The entry on secular prostitution is more problematic. Someone wishing to know more about general prostitution in the ancient world first needs to know the difference between secular and sacred prostitution, as there is an entry for each in the OCCC 2. The entry is also limited in scope to mostly classical Athens and an undefined Roman period despite the fact the volume covers the period between the middle of the second millennium BCE to the sixth century CE. The first known remarks on Greek prostitution provided by Hesiod remain the same between both versions. Greek and Latin etymologies for words relating to prostitution are included in both as well. The entry, which retains the OCCC 1 title “secular prostitution,” is now split into two categories: male and female. The original entry was much shorter and focused almost entirely on female prostitution.
The new section on male prostitution written by David M. Halperin is a good, brief, overview of the benefits and dangers for boys in the profession. Attractive young boys were highly sought after and could profit greatly due to gifts from lovers. Halperin discusses the potential social suicide of choosing prostitution for young citizen boys in Athens, and asserts that male prostitutes often were slaves or foreign-born instead of citizens, to prevent any degradation of character that could prevent a public life when the boy was older. There is no mention of non-Athenian mores. Pricing for boys is included, as well as the prime hubs for male prostitution. Halperin also briefly describes the layout of a typical male brothel.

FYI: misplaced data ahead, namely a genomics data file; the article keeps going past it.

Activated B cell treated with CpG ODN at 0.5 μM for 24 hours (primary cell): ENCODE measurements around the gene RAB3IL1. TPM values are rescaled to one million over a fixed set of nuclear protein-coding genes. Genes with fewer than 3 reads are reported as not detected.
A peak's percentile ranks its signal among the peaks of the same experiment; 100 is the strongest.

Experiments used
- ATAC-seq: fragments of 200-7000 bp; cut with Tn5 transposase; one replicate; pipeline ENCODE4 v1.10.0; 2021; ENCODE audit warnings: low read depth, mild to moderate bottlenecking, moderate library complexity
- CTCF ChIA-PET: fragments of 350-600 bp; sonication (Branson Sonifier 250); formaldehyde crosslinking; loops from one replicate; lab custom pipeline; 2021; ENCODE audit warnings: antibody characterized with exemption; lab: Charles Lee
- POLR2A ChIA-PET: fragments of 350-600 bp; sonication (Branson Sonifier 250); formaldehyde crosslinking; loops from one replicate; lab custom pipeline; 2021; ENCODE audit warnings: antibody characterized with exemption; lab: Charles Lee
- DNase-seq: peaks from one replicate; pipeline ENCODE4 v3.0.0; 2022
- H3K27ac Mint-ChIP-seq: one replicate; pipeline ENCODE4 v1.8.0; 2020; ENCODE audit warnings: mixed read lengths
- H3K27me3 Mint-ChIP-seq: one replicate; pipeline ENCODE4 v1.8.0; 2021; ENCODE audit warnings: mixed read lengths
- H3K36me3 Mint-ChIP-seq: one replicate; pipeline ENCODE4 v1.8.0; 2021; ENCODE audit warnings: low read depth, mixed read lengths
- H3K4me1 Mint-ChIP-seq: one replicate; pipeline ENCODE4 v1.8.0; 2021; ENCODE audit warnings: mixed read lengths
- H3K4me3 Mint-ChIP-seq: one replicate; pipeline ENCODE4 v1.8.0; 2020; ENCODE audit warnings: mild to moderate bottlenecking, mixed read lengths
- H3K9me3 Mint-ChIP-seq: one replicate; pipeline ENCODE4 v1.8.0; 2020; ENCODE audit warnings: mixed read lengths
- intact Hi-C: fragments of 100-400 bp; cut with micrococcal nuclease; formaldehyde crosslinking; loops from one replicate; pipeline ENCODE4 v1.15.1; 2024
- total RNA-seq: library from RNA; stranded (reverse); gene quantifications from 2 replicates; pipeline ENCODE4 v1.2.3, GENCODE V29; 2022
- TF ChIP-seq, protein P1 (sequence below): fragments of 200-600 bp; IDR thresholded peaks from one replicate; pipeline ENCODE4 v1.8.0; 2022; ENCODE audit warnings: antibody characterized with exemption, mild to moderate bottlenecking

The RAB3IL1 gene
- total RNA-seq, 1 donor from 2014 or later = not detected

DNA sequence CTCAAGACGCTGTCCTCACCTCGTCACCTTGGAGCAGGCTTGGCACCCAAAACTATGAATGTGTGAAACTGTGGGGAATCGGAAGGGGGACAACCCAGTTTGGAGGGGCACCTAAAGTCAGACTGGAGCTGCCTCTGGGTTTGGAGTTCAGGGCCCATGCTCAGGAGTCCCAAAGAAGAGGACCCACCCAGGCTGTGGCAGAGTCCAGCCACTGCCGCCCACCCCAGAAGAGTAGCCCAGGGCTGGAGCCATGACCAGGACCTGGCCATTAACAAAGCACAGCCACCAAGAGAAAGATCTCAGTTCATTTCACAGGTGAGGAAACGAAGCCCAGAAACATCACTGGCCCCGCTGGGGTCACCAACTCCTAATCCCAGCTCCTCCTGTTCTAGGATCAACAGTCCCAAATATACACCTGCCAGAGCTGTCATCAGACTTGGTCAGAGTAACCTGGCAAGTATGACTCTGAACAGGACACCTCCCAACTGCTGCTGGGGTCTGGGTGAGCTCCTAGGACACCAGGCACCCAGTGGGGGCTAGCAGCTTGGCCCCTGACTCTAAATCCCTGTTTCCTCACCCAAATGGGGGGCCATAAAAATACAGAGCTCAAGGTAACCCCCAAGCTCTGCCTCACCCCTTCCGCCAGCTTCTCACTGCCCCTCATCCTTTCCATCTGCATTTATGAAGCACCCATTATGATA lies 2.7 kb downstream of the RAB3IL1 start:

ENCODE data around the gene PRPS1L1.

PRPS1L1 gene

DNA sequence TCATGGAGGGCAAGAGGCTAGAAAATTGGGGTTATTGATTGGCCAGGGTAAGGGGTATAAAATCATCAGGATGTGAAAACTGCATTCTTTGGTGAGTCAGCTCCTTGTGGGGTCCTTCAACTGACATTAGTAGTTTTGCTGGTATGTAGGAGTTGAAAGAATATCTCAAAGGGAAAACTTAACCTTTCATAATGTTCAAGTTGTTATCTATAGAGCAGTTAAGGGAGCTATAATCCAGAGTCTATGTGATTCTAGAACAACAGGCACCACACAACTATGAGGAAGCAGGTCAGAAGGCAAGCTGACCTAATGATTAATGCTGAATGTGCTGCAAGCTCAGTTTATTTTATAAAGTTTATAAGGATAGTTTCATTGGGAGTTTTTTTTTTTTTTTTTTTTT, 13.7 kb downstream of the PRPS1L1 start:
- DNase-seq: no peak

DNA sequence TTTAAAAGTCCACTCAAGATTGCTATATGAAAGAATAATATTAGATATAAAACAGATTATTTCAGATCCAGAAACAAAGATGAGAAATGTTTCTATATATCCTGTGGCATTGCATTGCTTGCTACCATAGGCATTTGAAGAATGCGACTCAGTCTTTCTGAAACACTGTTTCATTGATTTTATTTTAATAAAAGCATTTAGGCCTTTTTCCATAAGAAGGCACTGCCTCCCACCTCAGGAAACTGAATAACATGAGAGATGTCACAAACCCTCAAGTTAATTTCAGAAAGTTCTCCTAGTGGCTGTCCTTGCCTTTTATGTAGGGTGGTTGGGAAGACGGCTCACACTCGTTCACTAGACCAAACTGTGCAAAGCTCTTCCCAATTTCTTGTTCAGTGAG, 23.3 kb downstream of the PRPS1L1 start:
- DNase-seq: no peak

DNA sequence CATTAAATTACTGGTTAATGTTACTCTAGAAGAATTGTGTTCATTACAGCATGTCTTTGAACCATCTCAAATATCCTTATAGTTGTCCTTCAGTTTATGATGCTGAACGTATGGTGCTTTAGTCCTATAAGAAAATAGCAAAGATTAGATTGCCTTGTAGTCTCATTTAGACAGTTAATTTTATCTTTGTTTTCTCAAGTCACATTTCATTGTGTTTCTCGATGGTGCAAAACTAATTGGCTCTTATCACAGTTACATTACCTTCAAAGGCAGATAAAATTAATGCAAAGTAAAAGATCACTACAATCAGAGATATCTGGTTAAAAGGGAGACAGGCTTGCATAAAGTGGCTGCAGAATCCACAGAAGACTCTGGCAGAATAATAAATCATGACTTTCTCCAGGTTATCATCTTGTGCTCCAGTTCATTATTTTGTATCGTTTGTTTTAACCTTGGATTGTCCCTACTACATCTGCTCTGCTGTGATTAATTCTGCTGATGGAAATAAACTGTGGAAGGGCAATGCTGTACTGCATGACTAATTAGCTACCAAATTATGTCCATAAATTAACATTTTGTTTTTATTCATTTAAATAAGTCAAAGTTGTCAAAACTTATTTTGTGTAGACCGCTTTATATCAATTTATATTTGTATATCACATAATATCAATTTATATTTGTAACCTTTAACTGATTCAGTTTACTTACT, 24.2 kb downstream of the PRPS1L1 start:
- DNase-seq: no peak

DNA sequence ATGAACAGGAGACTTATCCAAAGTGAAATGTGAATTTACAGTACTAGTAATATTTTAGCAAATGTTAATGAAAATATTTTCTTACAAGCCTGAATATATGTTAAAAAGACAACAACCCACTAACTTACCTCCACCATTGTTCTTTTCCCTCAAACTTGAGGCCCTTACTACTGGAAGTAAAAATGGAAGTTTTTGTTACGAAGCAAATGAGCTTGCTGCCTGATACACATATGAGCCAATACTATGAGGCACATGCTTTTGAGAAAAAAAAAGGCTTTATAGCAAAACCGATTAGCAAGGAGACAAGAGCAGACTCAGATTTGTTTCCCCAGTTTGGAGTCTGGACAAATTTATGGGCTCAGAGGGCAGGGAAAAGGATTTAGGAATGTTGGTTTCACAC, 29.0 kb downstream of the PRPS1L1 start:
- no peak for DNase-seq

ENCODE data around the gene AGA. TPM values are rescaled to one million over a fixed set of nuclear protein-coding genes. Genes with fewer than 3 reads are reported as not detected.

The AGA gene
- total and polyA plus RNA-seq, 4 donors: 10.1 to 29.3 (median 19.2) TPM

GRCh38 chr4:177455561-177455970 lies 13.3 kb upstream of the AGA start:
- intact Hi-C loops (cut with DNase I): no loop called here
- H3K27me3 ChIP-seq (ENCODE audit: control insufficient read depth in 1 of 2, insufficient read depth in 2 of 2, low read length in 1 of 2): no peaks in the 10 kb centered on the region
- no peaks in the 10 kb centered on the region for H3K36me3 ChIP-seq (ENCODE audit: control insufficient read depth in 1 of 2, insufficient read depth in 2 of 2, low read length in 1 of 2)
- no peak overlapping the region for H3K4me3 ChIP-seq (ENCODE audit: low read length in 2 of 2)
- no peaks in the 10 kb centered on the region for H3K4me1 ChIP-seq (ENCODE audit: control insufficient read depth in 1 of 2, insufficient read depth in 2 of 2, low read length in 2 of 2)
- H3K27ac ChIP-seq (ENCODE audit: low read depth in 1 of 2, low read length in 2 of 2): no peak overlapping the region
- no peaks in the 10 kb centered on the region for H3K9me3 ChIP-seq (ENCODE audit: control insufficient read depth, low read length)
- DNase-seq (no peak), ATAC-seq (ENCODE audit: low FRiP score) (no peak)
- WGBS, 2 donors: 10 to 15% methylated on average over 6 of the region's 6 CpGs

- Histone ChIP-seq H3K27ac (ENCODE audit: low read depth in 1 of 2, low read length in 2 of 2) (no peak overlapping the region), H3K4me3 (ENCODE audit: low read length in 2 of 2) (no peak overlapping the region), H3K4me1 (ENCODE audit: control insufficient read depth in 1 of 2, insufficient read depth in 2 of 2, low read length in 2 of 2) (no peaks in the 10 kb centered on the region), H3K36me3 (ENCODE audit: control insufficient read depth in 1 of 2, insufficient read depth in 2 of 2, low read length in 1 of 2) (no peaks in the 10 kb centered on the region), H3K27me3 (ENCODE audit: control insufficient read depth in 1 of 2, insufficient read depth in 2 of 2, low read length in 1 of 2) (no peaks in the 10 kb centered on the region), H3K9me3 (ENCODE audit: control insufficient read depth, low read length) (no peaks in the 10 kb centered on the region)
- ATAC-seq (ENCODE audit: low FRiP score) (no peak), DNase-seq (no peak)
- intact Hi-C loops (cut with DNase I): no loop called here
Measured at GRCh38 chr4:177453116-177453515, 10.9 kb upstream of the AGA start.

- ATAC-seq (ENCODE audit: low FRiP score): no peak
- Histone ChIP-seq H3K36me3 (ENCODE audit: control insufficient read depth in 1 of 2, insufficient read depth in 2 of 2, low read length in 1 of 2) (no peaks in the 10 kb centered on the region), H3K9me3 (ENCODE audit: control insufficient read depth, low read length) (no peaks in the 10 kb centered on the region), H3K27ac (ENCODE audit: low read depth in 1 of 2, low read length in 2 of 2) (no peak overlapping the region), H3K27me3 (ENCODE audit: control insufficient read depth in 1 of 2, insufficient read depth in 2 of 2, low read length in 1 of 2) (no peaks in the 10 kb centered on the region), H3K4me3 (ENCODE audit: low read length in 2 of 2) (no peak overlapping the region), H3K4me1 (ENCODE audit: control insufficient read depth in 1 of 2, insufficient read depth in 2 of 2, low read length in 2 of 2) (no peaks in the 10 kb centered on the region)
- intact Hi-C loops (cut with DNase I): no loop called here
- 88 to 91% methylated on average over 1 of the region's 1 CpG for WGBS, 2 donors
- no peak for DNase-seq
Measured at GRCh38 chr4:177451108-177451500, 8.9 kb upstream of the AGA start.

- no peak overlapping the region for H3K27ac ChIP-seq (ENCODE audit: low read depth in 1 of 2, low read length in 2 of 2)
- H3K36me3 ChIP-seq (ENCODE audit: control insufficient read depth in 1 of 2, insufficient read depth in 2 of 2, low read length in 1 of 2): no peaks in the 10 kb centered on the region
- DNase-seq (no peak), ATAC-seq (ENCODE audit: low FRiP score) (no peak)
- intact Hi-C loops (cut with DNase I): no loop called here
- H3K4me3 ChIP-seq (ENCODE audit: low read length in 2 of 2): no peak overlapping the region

The original section on female prostitution, written by Madeleine Henry, has been edited and clarified. Solon’s role in creating state prostitution remains in the text. Henry provides information about low-born, “slavelike” women in “coercive” environments, but fails to incorporate the various hierarchies of female prostitution, including that of the elite prostitutes (companions) of many Greek aristocrats, the hetairai.7 Although information about brothel location is included, this entry would have benefitted from the same level of detail for female prostitutes as was included in the male entry.8 In the Selected Bibliography at the end of the book, the main resource listed for further study on women’s issues is Gillian Clark’s Women in the Ancient World from 1993.9